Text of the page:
In June, 2013 John David Anderson introduced us to the world of Sidekicked. Filled with superheroes, villains, and sidekicks, Sidekicked took us on quite an adventure. Check out my review here. Now John David Anderson returns to the world of superheroes he created in Sidekicked with an entirely new cast of characters in Minion, a funny and emotional companion to his first breakout tween novel—perfect for superhero fans who also love the work of bestselling authors Rick Riordan, Louis Sachar, and Frank Cottrell Boyce.
About Minion: Michael Morn might be a villain, but he’s really not a bad guy. When you live in New Liberty, known across the country as the City without a Super, there are only two kinds of people, after all: those who turn to crime and those who suffer. Michael and his adoptive father spend their days building boxes—special devices with mysterious abilities—which they sell to the mob at a price. They provide for each other, they look out for each other, and they’d never betray each other.
But then a Super comes to town, and Michael’s world is thrown into disarray. The Comet could destroy everything Michael and his dad have built, the safe and secure life they’ve made for themselves. And now Michael and his father face a choice: to hold tight to their life or to let it unravel.
When I was twelve years old, give or take, my father strapped a bomb to my chest and drove me to the First National Bank and Trust so we could steal $27,500. I know what you’re thinking: if you’re going to go through all the trouble of rigging your son with explosives and send him to rob a bank, you should set loftier goals, but my father has a policy that he only steals what he needs at the time, and at the time he needed $27,500 to finish one of his projects and to buy groceries. We were out of frozen waffles.
Dad parked outside the BP across the street to distract himself by playing Angry Birds and eating cashews while I walked through the bulletproof doors of the gray-bricked building. Me, a pale, wispy-banged preteen, green eyed and skinny, wearing a dark-brown overcoat and an impertinent expression, walking into a bank all by myself. There was no guard at the door, but there were plenty of little black globes hanging from the ceiling. Security cameras. My heart caught in my throat, but I forced it down—Dad had told me not to worry about the cameras. They were taken care of. He had my back.
I approached the first teller—a young woman in a navy blazer with her hair pulled into a stern bun and too much makeup masking a potentially pretty face—and opened my jacket, showing her the bomb. I could tell she was impressed by her platter-sized eyes and the choked-down, quietly-pee-your-pants scream, which came out all muffled, like a dog’s squeak toy under a couch cushion. I gave her the speech. The one I had recited at least a dozen times the night before and three more on the way over while finishing off a bag of Skittles for breakfast.
“There’s a horrible man outside,” I said, nodding back toward the glass. “You can’t see him, but he can see you, and he says if you don’t fill this”—produce Transformers backpack, old-school cartoon, not those overstuffed Michael Bay movies—“with twenty-seven thousand five hundred dollars, he will hit the detonator and you and me will both be carried out of here in Ziploc bags.” It was a speech prepared by my father, at least most of it. I added the Ziploc bags part myself.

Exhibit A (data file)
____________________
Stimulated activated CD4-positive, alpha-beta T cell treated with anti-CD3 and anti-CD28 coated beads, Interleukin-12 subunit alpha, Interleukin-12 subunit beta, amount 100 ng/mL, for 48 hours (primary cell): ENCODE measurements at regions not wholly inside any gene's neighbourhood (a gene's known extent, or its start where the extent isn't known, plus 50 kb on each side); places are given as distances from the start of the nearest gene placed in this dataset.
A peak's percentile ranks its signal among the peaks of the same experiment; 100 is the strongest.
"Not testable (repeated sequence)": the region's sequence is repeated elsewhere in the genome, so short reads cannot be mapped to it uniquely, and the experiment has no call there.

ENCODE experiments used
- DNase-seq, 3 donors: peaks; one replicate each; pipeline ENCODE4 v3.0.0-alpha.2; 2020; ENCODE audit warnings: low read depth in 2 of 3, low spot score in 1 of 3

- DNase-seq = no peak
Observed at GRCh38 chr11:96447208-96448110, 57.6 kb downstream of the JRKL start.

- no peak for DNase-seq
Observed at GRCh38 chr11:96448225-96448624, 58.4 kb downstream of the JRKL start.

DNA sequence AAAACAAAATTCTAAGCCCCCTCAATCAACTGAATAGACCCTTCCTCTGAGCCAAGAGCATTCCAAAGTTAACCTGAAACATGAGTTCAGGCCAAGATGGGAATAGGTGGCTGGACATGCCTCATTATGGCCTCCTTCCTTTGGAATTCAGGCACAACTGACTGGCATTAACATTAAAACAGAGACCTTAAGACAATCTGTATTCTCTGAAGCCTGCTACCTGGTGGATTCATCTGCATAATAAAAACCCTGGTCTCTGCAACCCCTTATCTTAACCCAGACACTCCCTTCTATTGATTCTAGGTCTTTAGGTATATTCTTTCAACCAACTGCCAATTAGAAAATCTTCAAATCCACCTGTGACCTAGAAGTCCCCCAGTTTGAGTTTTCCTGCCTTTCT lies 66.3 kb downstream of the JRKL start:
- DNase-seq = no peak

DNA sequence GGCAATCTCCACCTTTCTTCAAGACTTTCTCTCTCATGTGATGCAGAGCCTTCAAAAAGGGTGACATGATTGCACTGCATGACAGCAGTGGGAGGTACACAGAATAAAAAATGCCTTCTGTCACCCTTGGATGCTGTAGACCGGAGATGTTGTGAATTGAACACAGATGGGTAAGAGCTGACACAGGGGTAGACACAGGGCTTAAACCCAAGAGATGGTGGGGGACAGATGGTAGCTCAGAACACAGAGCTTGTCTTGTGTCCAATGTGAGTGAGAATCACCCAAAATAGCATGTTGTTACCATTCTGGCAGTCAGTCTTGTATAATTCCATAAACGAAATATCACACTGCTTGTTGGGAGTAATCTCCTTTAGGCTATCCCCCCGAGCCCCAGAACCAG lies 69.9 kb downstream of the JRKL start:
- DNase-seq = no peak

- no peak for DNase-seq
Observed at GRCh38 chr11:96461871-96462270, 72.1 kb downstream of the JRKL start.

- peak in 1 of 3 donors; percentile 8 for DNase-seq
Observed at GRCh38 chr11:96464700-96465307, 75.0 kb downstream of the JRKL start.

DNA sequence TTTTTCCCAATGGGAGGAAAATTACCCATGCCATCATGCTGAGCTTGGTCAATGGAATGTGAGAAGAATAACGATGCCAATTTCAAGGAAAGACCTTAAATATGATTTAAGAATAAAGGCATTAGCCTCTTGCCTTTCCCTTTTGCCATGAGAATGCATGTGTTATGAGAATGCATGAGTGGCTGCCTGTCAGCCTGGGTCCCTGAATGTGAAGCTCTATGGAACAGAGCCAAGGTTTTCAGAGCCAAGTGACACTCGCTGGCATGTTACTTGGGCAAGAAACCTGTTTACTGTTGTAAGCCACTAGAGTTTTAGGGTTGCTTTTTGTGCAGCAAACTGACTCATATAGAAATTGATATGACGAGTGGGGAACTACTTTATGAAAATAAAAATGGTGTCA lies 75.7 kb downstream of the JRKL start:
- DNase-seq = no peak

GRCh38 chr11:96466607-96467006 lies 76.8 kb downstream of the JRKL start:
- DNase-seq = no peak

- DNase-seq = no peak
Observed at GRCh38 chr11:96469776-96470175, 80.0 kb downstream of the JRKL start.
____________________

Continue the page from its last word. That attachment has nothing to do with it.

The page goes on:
And it probably would have worked. The bomb. The speech. The Ziploc line. It would have, if I had even tried, if I had bothered to get into character. Someone in my position, a kid picked up off the street, three pounds of explosives taped under his chin, a juvenile IED about to commit his first felony—you’d expect I’d be snot faced and crying, shaking uncontrollably, begging the woman to hurry or to call the police. But I just couldn’t make myself do it. I came off flat, I’m sure, as if I couldn’t care less.
As if I wasn’t worried at all.
Don’t get me wrong. I was. A little. I just knew more than I was letting on.
About the author, in his own words: John David Anderson writes novels for young people and then, occasionally, gets them published. Besides Minion, he is the author of Sidekicked, and Standard Hero Behavior. He lives with his patient wife and brilliant twins in Indianapolis, Indiana, right next to a State park and a Walmart. He enjoys hiking, reading, chocolate, spending time with his family, playing the piano, chocolate, making board games, chocolate, not putting away his laundry, watching movies, and chocolate. Those aren’t his real teeth. To find out more: www.johndavidanderson.org
Don’t forget to visit the other stops on the blog tour:
June 23 Maria’s Melange
June 24 The Library Fanatic
June 25 The Next Best Book
June 26 Jean Book Nerd
June 27 Book Egg
June 28 Word Spelunking Book Blog
June 30 Ms. Yingling Reads
July 1 The Book Monsters
July 2 The Book Monsters
July 3 Read Now, Sleep Later
July 6 The Haunting of Orchid Forsythia
July 7 The Haunting of Orchid Forsythia
July 8 Candace’s Book Blog
July 9 Middle Grade Mafioso
July10 Librarian’s Quest
July 11 Unleashing Readers
July 12 Mindjacked
July 14 This Kid Reviews Books
July 16 Charlotte’s Library
July 17 Literacy Toolbox
July 18 Small Review
Thank you to Debbie and Danielle at Walden Pond Press hosting this blog tour and for providing a copy of Minion for giveaway!
Recently Popular Posts
- This is my Anti-Lexile, Anti-Reading Level Post.
- Top Books for Struggling/Reluctant Middle School Readers
- Novels with Science Content
- Top Ten Tuesday: Our Favorite Pairings of YA Books…
- Harlem: A Poem by Walter Dean Myers
- The Crossover by Kwame Alexander
- The Nazi Hunters by Neal Bascomb
- Journey by Aaron Becker
- Engaging Classroom Discussion Techniques
- Review and Teaching Guide!: El Deafo by Cece Bell
Subscribe to Our Posts